Compare any two graphics cards:
GeForce GTX 650 Ti vs Radeon HD 7790
IntroThe GeForce GTX 650 Ti features a clock frequency of 928 MHz and a GDDR5 memory frequency of 1350 MHz. It also uses a 128-bit memory bus, and uses a 28 nm design. It is comprised of 768 SPUs, 64 TAUs, and 16 ROPs.
Compare that to the Radeon HD 7790, which has a clock speed of 1000 MHz and a GDDR5 memory frequency of 1500 MHz. It also uses a 128-bit bus, and makes use of a 28 nm design. It is comprised of 896 SPUs, 56 TAUs, and 16 ROPs.
Power Usage and Theoretical Benchmarks
Power Consumption (Max TDP)
Theoretically, the Radeon HD 7790 should perform a small bit faster than the GeForce GTX 650 Ti in general. (explain)
Texel RateThe GeForce GTX 650 Ti should be a bit (approximately 6%) faster with regards to anisotropic filtering than the Radeon HD 7790. (explain)
Pixel RateThe Radeon HD 7790 will be a little bit (about 8%) faster with regards to AA than the GeForce GTX 650 Ti, and also should be capable of handling higher resolutions more effectively. (explain)
Please note that the above 'benchmarks' are all just theoretical - the results were calculated based on the card's specifications, and real-world performance may (and probably will) vary at least a bit.
Please note that the price comparisons are based on search keywords - sometimes it might show cards with very similar names that are not exactly the same as the one chosen in the comparison. We do try to filter out the wrong results as best we can, though.
Memory Bandwidth: Bandwidth is the largest amount of data (counted in megabytes per second) that can be moved over the external memory interface in a second. The number is worked out by multiplying the bus width by its memory clock speed. If the card has DDR type RAM, it must be multiplied by 2 once again. If it uses DDR5, multiply by ANOTHER 2x. The higher the memory bandwidth, the faster the card will be in general. It especially helps with AA, HDR and high resolutions.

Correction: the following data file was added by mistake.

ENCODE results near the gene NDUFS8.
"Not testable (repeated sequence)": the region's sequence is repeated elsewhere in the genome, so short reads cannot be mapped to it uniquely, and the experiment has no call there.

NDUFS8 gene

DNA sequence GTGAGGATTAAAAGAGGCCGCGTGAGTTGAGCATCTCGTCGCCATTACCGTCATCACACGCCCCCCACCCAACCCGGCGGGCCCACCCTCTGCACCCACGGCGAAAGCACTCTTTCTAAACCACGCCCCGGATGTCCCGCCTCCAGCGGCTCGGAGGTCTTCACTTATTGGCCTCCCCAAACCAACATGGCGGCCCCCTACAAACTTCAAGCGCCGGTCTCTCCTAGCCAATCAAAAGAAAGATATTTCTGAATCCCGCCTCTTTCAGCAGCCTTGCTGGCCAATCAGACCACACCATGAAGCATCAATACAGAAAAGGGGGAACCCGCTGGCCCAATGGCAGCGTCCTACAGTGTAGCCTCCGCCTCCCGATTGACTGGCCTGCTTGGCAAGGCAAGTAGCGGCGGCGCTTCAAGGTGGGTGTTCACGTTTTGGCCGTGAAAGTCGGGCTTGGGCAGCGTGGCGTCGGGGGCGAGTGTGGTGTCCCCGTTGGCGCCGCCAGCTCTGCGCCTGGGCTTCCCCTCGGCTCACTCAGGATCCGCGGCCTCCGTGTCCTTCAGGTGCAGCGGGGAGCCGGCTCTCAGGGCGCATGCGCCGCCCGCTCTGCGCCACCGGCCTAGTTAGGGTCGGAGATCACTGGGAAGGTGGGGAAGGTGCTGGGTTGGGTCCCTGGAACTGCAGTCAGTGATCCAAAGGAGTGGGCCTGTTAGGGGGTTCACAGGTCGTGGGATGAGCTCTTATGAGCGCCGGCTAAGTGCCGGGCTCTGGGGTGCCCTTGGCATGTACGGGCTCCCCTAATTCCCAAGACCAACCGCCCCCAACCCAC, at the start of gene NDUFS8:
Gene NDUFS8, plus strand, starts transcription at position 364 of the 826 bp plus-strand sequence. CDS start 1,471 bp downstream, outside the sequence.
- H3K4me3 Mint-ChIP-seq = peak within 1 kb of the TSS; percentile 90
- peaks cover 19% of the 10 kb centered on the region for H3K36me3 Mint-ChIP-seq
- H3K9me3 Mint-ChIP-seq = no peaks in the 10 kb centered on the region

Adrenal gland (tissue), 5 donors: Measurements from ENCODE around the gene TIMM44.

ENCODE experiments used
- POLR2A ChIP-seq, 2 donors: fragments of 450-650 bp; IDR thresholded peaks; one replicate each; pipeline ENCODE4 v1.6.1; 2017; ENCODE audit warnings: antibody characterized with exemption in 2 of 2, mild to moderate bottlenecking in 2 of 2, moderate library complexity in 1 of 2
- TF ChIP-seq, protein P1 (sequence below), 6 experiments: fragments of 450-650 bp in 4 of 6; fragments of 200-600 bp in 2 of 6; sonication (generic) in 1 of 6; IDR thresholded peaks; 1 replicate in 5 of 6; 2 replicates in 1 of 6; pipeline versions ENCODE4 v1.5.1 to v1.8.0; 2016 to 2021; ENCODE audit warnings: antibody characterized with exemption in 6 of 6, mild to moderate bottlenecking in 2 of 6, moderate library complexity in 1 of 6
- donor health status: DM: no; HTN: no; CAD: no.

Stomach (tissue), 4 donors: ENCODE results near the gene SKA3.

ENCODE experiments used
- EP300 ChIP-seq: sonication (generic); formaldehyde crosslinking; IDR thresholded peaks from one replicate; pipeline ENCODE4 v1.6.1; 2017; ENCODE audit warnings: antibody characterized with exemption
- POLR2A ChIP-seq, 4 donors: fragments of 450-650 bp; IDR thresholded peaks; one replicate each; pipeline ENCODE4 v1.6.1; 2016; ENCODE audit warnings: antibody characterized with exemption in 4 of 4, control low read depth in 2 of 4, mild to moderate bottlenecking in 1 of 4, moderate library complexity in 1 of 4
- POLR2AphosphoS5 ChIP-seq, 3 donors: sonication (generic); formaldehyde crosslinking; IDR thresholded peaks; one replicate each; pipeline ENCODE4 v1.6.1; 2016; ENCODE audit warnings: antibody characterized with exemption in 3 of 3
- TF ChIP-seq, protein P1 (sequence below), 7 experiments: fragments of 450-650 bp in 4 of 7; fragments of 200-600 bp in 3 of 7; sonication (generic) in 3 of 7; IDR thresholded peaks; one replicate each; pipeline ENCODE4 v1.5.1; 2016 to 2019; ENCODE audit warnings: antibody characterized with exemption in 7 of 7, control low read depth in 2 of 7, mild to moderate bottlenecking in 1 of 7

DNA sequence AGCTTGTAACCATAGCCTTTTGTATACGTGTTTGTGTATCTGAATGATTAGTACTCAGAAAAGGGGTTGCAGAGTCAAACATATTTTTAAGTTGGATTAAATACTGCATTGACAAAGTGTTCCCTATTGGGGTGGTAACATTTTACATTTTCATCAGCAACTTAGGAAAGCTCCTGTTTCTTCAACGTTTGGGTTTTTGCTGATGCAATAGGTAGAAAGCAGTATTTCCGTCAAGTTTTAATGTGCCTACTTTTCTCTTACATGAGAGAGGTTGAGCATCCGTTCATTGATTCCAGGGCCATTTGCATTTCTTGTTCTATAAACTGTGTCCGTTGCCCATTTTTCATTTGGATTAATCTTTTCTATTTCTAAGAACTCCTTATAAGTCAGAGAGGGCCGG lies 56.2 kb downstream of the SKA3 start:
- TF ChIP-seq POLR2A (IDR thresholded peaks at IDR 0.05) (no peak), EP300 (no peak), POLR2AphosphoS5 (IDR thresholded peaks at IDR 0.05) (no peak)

Texel Rate: Texel rate is the maximum number of texture map elements (texels) that are processed per second. This is calculated by multiplying the total amount of texture units of the card by the core clock speed of the chip. The better the texel rate, the better the card will be at texture filtering (anisotropic filtering - AF). It is measured in millions of texels in a second.
Pixel Rate: Pixel rate is the maximum number of pixels that the graphics card could possibly record to its local memory in a second - measured in millions of pixels per second. Pixel rate is calculated by multiplying the number of Render Output Units by the the core clock speed. ROPs (Raster Operations Pipelines - also called Render Output Units) are responsible for filling the screen with pixels (the image). The actual pixel output rate is also dependant on quite a few other factors, most notably the memory bandwidth of the card - the lower the bandwidth is, the lower the potential to reach the maximum fill rate.